B on Hawaii: I know from your lunch demonstrations at Kapalua Wine & Food Festival that you really cook from the gut–you're not a stickler for perfect measurements and exact ingredients. How did you ever come around to writing a cookbook?

Bev Gannon: It's really interesting that you ask that actually. Back when I first started, there were many nights that I would come home and think to myself "What the heck am I doing? I have no idea, I can't do this" and that sort of thing. So it wasn't until 10 year ago when I wrote the Hali'imaile General Store Cookbook, the most amazing thing happened. I sat with a yellow legal pad and wrote out from memory the ingredients and measurements. And when we tried them out in the kitchen, almost all of them came out perfectly. It was the reassurance I needed; I felt like I was a real chef at that point.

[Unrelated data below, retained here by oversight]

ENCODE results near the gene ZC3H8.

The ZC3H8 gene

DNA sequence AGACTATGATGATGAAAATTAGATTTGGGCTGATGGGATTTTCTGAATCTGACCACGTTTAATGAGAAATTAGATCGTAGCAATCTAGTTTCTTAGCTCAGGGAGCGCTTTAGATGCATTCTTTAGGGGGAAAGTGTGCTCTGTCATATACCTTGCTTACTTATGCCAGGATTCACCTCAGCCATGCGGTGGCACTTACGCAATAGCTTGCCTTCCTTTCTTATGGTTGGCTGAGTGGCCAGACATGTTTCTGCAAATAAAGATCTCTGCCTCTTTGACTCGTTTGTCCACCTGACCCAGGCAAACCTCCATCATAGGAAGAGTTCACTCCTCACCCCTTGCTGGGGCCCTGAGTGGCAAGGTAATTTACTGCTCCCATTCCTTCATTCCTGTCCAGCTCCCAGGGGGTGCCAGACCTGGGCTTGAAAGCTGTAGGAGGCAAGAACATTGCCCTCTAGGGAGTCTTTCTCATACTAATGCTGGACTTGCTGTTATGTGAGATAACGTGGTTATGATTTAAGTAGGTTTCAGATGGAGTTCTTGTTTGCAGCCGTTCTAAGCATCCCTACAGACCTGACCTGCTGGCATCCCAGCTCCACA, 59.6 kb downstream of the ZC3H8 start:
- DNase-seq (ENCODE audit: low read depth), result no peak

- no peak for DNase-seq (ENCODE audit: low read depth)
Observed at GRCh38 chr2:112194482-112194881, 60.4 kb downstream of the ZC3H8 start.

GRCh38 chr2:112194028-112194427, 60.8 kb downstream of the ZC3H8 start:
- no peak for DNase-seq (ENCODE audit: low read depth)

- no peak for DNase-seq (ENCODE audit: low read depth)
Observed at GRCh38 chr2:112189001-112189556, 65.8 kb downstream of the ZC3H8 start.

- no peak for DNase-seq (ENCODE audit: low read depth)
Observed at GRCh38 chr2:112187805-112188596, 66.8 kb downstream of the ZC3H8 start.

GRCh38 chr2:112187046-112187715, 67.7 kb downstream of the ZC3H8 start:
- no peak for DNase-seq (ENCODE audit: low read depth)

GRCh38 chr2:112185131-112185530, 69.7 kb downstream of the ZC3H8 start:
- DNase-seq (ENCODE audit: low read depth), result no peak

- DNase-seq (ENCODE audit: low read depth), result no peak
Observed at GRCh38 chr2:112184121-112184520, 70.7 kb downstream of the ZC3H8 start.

So this next book, due out in March, is an extension of that. But where the first book was all about the restaurant, this one is all about the people. It's got great pictures, and is all about sitting down at home with the family and friends. It's not about hours in the kitchen preparing meals, but enjoying who you are eating with.

B on Hawaii: So will you do book signings and tour with the book? Any chance we'll see it on Hawaiian Airline flights?